Just like in real sales and marketing, in order to build a relationship with someone, you have to get them to know, like, and trust you. That can’t happen overnight. However, by helping others, answering questions, engaging, retweeting, and sharing valuable content, I think I’ve taken a step towards it and I am looking forward to continuing to build those relationships.

Key Takeaway – It takes time to build a relationship with your audience.

2. Tweet Content From Your Whole Audience

OK, so of course you follow the big influencers in your field – everyone does. And of course you retweet the big influencers – everyone does. And you should, because they usually create really good content, and you will usually get more retweets from sharing content from the big guns. However, you will very rarely get interaction from the actual influencer him/herself. Of course there are exceptions, but for the most part, they simply get retweeted too much to be able to respond to any retweets. However, if you look for content by others in your audience, those who are not yet full blown influencers, but who produce great content, and share that, your will likely get a real response.

In my experience so far, that has been the best way for me to start to build a know, like and trust kind of relationship with my followers. When I see that someone is tweeting their own content, I will add their blog to my feedly so that I can keep up with any new content that they create. And I try not to just to a title and link tweet. Those don’t look like anyone has actually read the article in my opinion. I will either take a quote from the article or give a quick summary, add the link, add a tag or two, and then mention the author. I find that I get very good engagement that way, and I find it more enjoyable to do thinks a little bit differently than everyone else. Of course there are also people who do not create content. In that case, you can ask them questions, answer their questions, or simply retweet something that they have shared. In any case, try to engage with a large portion of your audience and keep track of who engages back – they are great people to engage with in the future!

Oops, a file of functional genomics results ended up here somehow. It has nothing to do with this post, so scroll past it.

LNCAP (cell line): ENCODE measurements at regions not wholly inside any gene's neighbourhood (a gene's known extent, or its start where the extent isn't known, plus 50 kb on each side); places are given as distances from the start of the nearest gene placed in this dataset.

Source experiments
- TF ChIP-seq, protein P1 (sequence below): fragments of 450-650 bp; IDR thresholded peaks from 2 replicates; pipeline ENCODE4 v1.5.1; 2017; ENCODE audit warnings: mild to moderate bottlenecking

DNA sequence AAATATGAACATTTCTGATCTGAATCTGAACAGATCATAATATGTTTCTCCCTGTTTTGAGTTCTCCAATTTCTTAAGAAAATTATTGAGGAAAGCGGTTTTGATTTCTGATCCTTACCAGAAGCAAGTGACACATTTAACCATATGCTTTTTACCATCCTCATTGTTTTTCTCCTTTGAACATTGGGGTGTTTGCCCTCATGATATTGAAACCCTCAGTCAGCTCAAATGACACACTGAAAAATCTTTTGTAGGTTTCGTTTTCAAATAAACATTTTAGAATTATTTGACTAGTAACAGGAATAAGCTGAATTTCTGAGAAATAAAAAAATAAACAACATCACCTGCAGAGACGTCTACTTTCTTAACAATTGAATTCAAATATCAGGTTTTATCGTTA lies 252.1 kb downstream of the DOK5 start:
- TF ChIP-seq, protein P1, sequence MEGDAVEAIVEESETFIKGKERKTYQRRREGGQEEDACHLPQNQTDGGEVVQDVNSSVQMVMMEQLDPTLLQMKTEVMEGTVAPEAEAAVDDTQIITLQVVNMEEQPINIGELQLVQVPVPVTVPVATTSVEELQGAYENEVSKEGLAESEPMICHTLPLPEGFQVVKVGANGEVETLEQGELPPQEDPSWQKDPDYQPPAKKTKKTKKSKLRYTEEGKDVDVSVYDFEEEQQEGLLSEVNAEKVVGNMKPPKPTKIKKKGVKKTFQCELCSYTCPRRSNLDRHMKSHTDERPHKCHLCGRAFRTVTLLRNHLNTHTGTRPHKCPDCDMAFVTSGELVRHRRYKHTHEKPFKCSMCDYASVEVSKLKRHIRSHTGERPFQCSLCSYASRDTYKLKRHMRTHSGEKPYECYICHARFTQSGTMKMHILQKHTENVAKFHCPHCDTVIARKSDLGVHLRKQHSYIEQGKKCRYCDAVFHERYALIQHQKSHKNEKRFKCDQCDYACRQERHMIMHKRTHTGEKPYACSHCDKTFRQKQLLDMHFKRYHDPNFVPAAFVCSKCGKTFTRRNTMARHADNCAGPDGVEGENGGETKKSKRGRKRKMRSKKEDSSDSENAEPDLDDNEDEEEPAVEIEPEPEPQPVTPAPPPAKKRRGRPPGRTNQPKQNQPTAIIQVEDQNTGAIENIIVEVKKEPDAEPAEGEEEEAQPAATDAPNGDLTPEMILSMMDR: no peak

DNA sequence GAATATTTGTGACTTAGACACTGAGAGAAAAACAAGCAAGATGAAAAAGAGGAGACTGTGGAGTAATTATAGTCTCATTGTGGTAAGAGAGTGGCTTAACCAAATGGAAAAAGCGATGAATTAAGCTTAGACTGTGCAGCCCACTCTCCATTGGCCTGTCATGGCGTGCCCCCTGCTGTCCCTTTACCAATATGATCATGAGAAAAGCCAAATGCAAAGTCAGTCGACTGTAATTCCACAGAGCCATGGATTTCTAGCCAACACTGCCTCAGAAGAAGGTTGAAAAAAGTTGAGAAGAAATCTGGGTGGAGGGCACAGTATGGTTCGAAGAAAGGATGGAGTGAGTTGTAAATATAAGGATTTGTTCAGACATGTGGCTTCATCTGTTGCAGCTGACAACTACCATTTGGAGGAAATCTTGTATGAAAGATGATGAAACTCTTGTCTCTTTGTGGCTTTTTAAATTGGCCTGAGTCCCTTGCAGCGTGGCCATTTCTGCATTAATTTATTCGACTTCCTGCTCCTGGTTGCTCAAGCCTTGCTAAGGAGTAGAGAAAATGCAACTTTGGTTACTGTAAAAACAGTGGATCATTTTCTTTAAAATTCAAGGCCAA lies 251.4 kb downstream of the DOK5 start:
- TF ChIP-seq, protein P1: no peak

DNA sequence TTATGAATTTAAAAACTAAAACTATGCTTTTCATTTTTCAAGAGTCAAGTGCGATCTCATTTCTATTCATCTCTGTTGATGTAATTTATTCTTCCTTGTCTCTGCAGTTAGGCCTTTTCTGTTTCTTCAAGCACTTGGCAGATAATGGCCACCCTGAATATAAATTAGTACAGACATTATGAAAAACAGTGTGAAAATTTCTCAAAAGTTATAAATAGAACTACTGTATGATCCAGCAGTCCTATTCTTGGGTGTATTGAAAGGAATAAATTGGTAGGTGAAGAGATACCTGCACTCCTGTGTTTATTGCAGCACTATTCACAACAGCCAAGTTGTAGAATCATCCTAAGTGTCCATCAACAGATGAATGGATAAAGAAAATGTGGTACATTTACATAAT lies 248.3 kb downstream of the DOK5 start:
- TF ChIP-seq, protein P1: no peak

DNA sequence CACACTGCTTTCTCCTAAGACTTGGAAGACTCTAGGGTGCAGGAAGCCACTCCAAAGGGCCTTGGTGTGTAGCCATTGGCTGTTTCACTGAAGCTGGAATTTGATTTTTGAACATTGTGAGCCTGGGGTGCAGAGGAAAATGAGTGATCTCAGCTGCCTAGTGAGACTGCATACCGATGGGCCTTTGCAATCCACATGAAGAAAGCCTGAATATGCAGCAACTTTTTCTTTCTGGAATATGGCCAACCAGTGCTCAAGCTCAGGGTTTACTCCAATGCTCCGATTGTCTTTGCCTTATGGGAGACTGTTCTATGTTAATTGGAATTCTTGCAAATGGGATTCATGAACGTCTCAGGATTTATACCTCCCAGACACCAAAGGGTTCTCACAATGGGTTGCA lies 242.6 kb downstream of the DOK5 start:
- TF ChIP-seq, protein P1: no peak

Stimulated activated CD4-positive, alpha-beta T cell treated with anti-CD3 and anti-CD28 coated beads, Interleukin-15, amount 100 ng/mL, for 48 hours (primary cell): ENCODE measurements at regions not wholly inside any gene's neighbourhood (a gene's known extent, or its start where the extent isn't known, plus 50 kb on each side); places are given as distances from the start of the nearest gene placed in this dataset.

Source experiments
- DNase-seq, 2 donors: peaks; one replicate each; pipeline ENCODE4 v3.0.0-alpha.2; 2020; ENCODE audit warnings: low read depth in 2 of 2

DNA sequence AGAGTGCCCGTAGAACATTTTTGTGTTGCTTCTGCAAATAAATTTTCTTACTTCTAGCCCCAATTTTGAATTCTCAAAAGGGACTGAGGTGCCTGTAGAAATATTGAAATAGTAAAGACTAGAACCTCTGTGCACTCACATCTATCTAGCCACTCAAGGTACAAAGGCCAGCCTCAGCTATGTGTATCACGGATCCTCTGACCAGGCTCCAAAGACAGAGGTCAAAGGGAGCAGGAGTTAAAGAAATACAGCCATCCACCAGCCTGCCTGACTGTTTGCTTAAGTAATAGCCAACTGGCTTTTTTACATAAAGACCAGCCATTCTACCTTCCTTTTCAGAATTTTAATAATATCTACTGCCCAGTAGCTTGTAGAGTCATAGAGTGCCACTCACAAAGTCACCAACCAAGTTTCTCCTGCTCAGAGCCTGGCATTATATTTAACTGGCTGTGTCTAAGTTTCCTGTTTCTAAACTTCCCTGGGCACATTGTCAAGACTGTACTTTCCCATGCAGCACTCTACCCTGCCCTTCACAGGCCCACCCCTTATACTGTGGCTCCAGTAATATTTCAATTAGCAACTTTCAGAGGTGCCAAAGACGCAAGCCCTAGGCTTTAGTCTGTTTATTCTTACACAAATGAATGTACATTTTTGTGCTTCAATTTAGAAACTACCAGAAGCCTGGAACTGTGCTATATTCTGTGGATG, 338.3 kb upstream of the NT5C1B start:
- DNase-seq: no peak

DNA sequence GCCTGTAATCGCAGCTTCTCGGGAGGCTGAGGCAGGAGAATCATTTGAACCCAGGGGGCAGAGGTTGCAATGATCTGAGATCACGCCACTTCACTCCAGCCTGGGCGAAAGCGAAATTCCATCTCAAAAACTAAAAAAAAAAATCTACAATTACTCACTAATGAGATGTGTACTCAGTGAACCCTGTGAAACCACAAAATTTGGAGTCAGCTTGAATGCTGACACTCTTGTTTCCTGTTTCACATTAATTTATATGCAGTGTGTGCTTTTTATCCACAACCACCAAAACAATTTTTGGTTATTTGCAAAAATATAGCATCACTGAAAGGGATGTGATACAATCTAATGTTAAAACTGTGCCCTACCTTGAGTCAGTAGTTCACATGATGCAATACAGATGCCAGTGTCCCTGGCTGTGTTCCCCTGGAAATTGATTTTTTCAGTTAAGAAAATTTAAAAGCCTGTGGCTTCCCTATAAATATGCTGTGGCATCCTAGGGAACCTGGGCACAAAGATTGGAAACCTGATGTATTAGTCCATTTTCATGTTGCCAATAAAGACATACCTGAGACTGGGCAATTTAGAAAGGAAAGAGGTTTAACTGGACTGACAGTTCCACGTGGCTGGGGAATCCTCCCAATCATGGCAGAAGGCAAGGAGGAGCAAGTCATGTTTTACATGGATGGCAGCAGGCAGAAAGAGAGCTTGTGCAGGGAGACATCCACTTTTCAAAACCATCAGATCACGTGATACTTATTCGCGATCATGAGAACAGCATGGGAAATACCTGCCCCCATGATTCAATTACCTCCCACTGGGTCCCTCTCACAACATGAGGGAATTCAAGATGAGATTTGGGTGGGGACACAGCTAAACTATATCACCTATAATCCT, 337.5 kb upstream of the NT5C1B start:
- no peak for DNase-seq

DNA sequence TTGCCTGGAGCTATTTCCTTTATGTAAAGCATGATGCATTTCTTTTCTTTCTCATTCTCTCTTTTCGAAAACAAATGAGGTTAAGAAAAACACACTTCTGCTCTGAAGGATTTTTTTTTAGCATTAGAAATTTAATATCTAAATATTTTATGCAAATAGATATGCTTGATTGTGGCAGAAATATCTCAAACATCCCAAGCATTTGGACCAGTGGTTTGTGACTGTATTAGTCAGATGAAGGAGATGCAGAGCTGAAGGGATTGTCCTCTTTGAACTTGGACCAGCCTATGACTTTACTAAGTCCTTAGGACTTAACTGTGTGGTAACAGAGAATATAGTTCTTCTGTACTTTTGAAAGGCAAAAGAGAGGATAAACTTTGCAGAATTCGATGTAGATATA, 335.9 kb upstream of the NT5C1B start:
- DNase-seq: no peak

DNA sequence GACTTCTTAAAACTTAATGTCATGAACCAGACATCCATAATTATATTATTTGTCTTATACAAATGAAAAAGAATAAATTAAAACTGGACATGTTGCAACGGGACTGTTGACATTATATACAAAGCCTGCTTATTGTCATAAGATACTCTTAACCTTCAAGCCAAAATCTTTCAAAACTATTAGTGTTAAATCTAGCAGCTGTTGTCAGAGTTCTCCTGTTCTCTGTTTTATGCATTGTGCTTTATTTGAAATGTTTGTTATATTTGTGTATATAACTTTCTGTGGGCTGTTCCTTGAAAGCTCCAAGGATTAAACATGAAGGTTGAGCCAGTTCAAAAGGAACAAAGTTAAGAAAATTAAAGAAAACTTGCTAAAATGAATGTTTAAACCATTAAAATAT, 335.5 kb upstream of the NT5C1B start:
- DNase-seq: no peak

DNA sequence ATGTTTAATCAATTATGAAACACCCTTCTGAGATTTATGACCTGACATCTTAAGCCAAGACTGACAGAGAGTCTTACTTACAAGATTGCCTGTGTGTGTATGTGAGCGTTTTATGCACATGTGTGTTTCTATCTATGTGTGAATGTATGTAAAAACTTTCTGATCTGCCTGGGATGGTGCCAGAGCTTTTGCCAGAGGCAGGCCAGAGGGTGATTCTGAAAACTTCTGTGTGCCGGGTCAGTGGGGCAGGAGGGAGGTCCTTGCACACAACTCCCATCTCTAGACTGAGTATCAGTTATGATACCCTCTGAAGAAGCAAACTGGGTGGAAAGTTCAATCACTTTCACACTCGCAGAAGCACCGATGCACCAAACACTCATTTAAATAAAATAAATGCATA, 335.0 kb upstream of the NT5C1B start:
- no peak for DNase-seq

Key Takeaway – Don’t just retweet the big fish – engage with your whole audience.

3. Find Similar Tweeters and Follow Their Followers

A great way to find targeted people that are interested in what you tweet about is to find established people that have similar interests and follow their followers. Of course you don’t want to just blindly follow all of their followers, that would be ridiculous. But, it does give you a great starting point to find people that have already proved that they have some interest in your industry. The way I do this is on my iPhone or iPad. This allows me to look at the followers faster and get back to the list easier. What I am looking for when I am deciding on which followers I should follow –

First of all, I do not want to follow fake accounts, spam accounts, etc., so I do look at each account before I follow it. I will usually look at 3 things: Their picture/header image/bio. I just want the account to have these things filled out and look like a real account. If the name of the account is Matthew, the picture is of a hot girl, and the bio is about how he is a social media tycoon, I’m probably not going to follow that account. It doesn’t look real to me. The second thing that I look at is the follower/following ratio. If the person has 10,000 followers and only follows 50 people, I’m not going to waste my time following them because they will not follow me back. If it is an account that is following over a thousand people and only has 100 followers, it is probably a fake account (or they don’t tweet anything useful). I am looking for accounts that have a similar amount of followers and following. I usually look for accounts that follows at least 80% as many people as follow them or have at least 60% as many followers as they are following. For example, if they follow 1,000 people, I want them to follow at least 800 people, but not more than 1,700 (rounded up from 1,667 which is 1,000 divided by .6).

Key Takeaway – Borrowing a similar account’s followers is a quick way to grow.

My Analytics

twitter audience



top tweets

Comments or Questions?

I’d love to help you out if you are looking to grow your own Twitter following. If you have any questions about what I did or how I did it, please ask in the comments below or hit me up on twitter. Also, if you have a marketing related blog, I’d love to follow you. Tweet me your url and I’ll add it to my feed.

Like what you read? Click to share.